Chesin Const. Co. v. Epstein

Decision Date23 October 1968
Docket NumberCA-CIV,No. 2,2
Citation8 Ariz.App. 312,446 P.2d 11
PartiesCHESIN CONSTRUCTION CO., Inc., an Arizona corporation, Appellant, v. Albert EPSTEIN, Appellee. 553.
CourtArizona Court of Appeals

Lesher, Scruggs, Rucker, Kimble & Lindamood, by Robert O. Lesher, Tucson, for appellant.

Quigley & Lamont, by Daniel K. Lamont, Tucson, for appellee.

MOLLOY, Judge.

This litigation arises out of an accident in the construction industry. It raises the question of whether a general contractor is liable for injuries to an employee of a subcontractor caused by improper work procedures practiced by the subcontractor when the only fault of the general contractor was failure to properly supervise.

The job in question was a commercial building being built under contract with the owner by the defendant Chesin Construction Company. Chesin had subcontracted substantially all of the work to various specialty contractors. Among the twelve subcontracts was a lump-sum contract for carpentry labor entered into between Chesin and Steve Demenge, who was the employer of the plaintiff Epstein.

Under the written subcontract, all work was to be performed under the 'direct supervision' of Chesin but the subcontractor was to '* * * assume full responsibility for the proper location of the work and performance thereof, and shall at all times maintain adequate and competent supervision on the project.' The subcontractor was to provide his own tools and equipment, and to carry Workmen's Compensation Insurance on all of his employees. An additional provision on safety measures reads:

'During the course of construction, Sub-Contractor shall be responsible to see thta all safety measures shall be employed to guard against injury to persons or property on the premises.'

Testimony at the trial indicated that Chesin's supervisory employees considered that they had the authority to stop the work of the subcontractors if they observed any dangerous practices being followed. A Chesin supervisory employee opined that 'all superintendents look after the overall safety of a job.' The superintendent had, according to this same witness, the authority '* * * to direct the subcontractors in the order of the performance of their work.'

The plaintiff Epstein was a journeyman carpenter, who, together with three other employees of Demenge, and Demenge himself, was employed on the day of the accident in installing certain prefabricated wooden trusses which were to form the skeletal structure for the roof of the building. These trusses were designed to span the 40-foot width of the structure. Each truss was in the shape of an isosceles triangle with the base being 40-feet long and the two equilateral sides coming together in the center at three feet and nine inches above the base, thus creating the supporting structure for a two-pitched roof sloping each way from the center. These trusses were constructed of lumber with a thickness of one and five-eighths inches, and in their overall length were somewhat flexible until secured in place by appropriate bracing.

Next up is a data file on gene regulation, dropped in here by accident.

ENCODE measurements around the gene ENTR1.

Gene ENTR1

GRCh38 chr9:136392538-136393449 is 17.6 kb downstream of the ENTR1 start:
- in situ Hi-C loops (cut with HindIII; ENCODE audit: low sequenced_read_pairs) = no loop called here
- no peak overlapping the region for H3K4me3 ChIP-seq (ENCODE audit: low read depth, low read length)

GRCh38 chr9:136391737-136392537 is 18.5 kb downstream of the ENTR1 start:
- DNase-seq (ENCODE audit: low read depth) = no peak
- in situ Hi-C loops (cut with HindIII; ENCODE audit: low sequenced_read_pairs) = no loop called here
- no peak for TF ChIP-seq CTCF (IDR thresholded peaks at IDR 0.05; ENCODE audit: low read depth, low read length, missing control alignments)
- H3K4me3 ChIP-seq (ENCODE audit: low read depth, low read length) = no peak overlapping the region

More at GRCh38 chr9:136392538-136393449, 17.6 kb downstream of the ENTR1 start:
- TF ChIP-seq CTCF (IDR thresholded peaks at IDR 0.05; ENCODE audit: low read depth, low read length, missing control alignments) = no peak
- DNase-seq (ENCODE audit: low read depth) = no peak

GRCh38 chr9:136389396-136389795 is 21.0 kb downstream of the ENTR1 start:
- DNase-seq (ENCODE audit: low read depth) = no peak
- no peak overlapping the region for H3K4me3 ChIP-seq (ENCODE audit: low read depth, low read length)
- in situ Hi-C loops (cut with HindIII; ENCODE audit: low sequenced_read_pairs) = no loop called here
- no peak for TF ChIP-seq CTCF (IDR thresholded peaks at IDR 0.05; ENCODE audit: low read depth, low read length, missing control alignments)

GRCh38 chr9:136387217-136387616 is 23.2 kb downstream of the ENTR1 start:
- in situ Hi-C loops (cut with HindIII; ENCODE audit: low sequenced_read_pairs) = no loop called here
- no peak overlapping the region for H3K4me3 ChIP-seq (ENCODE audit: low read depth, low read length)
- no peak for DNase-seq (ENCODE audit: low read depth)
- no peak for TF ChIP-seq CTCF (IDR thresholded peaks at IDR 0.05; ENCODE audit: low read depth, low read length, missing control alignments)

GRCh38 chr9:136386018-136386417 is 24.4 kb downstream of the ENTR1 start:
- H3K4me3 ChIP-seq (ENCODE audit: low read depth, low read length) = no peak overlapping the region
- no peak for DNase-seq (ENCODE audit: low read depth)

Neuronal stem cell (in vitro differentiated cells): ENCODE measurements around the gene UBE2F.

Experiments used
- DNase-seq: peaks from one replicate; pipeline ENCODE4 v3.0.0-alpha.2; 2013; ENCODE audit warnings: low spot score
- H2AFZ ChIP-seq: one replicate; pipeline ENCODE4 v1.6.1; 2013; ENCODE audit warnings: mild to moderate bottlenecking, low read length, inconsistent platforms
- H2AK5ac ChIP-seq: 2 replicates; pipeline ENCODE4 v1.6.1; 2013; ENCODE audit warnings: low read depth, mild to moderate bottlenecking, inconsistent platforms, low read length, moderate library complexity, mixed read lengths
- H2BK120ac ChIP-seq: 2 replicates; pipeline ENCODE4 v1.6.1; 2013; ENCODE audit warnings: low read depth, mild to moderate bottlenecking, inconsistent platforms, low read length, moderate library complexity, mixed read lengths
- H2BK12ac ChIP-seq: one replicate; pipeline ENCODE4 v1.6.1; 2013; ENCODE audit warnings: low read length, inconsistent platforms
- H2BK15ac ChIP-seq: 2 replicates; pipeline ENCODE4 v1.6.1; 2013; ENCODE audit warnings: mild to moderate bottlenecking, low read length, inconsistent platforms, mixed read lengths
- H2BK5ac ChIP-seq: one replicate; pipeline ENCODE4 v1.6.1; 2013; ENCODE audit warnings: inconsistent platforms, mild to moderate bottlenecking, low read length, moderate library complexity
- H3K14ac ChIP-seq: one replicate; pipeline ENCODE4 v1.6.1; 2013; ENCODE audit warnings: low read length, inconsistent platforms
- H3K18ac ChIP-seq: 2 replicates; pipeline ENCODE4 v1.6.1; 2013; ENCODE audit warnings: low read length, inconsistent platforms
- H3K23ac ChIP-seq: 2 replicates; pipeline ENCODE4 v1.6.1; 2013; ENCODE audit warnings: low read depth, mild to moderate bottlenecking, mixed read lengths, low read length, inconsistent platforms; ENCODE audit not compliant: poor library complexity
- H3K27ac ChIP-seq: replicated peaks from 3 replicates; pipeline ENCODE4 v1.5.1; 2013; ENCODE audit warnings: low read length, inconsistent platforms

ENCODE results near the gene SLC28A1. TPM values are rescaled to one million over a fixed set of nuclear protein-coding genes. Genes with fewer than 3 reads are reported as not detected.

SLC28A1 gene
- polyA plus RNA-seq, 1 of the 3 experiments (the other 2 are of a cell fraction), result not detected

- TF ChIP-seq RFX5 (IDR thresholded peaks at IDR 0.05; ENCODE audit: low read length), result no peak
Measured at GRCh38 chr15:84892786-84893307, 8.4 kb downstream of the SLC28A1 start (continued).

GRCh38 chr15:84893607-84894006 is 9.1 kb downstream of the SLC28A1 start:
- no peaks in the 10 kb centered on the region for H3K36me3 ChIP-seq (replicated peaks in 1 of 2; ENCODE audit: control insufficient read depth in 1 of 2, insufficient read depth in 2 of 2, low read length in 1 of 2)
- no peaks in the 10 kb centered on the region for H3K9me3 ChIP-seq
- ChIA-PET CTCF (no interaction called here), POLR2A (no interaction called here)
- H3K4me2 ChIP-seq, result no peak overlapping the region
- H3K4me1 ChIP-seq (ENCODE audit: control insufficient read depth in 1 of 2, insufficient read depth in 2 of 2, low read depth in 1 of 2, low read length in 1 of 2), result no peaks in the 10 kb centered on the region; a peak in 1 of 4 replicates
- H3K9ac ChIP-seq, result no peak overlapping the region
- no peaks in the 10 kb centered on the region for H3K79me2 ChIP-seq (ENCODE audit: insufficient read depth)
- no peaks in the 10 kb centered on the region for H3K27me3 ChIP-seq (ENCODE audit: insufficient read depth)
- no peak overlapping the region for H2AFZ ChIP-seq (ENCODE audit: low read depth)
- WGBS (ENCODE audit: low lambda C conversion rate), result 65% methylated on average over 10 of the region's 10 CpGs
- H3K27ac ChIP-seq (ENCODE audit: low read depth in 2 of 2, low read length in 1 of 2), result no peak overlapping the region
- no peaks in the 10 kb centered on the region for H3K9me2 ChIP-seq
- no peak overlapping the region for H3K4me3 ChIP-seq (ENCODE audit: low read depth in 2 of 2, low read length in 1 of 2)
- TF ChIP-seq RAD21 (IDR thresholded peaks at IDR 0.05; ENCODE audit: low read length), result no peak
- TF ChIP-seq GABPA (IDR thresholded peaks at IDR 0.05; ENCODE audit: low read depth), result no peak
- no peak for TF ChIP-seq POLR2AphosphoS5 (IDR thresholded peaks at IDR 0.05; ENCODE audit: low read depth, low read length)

The trusses were being set, according to plans, at two-foot intervals along the length of the building and about thirty of them had been set in place when the accident occurred. As each truss was set in place, it was fastened at its base to a wood plate running along the top of the wall on each side and the tops of each truss were joined together with a 'ribbon' of one-inch lumber nailed into each truss by one eight-penny nail. This was temporary construction bracing which would be removed when the permanent bracing called for by the plans was installed. The installation of this 'ribbon' material was the responsibility of the plaintiff Epstein. While he was in the center of one of the trusses performing this work, one of the trusses fell over and caused a domino effect on a number of the other trusses. At least two of the trusses fell to the cement floor and six or more of the trusses inverted and were hanging upside down from the walls. Epstein was seriously injured and a substantial verdict in his favor was rendered in the lower court against Chesin, from which an appeal is here taken.

There is no evidence in the record that Chesin, through its employees, interfered in any manner with the work of the carpentry subcontractor, or, gave the subcontractor instruction how to install these braces, or that it failed in any way in its contractual obligation to provide suitable material for the carpentry work. Neither is there any showing that this accident resulted from a scheduling of work by Chesin nor by reason of any other affirmative action taken by Chesin or any of the other subcontractors under its supervision. The sole contention of liability is based upon the failure of Chesin to properly supervise and to prevent the particular method used by the carpentry subcontractor in the installation of these trusses.